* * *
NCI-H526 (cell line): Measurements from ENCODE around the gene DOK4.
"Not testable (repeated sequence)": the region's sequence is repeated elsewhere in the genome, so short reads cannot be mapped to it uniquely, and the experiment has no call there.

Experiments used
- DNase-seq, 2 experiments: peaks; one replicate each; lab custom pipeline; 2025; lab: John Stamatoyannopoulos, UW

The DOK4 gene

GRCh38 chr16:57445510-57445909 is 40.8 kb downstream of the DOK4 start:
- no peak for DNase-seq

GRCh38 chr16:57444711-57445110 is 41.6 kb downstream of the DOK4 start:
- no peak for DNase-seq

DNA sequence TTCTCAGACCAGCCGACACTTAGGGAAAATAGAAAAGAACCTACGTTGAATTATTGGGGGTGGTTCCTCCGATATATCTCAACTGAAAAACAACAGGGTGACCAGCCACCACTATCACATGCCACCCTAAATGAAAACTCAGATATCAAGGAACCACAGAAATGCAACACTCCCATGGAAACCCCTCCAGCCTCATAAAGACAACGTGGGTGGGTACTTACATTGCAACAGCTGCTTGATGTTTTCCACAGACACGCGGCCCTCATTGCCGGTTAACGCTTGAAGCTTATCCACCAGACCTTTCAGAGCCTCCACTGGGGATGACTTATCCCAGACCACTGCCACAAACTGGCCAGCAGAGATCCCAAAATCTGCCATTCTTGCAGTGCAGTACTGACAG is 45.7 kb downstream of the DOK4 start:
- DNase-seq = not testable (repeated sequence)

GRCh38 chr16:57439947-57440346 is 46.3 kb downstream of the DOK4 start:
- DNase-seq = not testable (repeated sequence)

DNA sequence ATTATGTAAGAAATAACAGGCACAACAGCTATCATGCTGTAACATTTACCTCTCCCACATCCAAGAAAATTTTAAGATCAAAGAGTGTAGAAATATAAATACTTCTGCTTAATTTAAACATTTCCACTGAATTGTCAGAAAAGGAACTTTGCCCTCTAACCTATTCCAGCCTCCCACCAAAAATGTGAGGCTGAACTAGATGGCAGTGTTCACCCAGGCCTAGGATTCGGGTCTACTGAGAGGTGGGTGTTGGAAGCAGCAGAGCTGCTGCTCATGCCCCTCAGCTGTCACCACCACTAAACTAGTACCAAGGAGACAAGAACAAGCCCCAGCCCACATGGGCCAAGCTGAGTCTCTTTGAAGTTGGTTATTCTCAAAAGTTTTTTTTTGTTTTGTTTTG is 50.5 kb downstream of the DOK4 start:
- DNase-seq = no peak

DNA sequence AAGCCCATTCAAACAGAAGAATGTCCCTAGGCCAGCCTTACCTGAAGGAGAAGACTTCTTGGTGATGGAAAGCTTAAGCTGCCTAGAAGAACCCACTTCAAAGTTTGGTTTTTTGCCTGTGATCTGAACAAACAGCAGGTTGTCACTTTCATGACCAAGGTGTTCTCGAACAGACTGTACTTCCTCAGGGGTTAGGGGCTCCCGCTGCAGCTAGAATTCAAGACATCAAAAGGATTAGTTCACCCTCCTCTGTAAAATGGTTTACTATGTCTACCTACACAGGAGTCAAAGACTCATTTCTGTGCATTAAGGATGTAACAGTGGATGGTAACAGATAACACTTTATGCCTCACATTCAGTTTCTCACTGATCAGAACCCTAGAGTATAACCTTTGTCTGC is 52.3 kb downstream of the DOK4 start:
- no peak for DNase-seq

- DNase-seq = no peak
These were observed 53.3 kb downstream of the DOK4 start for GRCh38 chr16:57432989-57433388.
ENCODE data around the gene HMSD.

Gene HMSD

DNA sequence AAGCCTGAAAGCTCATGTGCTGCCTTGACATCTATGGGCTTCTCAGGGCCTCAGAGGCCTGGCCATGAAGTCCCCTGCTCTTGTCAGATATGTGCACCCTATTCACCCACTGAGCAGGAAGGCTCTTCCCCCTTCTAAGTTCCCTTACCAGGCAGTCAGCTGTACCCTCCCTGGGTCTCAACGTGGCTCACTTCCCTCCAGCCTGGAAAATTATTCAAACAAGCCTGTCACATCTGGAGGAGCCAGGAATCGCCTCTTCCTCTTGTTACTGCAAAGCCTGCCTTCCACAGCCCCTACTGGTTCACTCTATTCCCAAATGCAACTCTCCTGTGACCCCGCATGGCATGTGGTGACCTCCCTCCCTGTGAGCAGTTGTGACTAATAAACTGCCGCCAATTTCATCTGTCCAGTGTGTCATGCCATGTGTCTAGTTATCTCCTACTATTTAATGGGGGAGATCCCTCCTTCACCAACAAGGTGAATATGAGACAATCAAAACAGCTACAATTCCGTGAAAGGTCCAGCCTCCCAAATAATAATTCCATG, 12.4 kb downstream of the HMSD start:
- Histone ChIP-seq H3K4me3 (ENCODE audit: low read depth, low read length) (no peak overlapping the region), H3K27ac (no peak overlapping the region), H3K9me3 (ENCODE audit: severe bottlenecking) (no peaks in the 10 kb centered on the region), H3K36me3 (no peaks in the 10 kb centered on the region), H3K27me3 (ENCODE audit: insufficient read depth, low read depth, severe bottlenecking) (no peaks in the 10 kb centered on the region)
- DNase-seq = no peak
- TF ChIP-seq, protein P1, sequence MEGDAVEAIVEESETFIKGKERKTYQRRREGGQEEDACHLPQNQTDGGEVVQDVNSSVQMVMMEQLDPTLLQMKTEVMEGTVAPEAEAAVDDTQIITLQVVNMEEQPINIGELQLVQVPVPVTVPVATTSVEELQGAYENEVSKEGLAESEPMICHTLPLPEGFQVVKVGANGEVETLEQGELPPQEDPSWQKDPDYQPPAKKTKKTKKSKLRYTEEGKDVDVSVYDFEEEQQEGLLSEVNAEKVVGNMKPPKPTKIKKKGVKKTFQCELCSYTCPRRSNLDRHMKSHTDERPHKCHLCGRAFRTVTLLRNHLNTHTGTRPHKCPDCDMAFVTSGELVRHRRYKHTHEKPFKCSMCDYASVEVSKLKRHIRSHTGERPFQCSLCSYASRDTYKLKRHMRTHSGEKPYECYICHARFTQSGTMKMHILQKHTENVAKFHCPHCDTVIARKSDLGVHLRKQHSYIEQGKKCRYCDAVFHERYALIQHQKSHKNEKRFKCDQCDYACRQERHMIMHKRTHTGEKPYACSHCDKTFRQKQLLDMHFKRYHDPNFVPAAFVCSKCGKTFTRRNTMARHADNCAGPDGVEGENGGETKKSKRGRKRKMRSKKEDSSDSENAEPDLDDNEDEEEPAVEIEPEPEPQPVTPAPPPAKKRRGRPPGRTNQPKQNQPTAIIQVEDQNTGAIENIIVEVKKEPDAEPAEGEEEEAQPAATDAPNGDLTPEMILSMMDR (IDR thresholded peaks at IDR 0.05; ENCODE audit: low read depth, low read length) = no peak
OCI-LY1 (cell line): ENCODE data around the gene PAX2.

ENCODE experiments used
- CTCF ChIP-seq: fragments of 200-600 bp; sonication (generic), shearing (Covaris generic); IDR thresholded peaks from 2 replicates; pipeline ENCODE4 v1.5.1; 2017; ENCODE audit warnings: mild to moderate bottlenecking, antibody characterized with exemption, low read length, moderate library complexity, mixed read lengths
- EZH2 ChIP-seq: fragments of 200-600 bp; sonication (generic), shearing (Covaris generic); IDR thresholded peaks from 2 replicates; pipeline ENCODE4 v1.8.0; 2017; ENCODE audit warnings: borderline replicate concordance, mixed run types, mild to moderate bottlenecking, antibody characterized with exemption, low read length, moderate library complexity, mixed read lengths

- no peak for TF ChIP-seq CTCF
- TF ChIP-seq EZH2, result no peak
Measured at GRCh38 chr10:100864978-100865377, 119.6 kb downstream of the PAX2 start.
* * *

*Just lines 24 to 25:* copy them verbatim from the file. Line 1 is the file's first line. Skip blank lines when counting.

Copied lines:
- DNase-seq = no peak
- TF ChIP-seq, protein P1, sequence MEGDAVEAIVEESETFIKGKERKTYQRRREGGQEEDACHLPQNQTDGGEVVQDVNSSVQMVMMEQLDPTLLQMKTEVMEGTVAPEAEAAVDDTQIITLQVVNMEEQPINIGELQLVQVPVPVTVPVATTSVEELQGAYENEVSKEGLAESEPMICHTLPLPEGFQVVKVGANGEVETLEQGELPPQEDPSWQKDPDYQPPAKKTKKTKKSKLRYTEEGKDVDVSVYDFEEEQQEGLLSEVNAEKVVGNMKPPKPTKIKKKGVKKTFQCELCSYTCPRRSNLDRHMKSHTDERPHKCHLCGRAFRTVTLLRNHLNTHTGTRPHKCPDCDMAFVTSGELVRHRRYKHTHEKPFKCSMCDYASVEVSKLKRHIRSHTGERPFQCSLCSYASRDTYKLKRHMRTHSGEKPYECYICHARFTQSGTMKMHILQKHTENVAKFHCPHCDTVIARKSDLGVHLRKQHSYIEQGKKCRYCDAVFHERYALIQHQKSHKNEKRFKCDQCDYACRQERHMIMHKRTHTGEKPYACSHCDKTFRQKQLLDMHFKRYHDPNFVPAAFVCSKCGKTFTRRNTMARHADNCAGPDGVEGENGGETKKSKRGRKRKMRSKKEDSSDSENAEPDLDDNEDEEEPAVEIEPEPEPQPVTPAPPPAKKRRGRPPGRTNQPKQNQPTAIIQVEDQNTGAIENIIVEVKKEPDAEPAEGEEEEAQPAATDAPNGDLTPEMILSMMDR (IDR thresholded peaks at IDR 0.05; ENCODE audit: low read depth, low read length) = no peak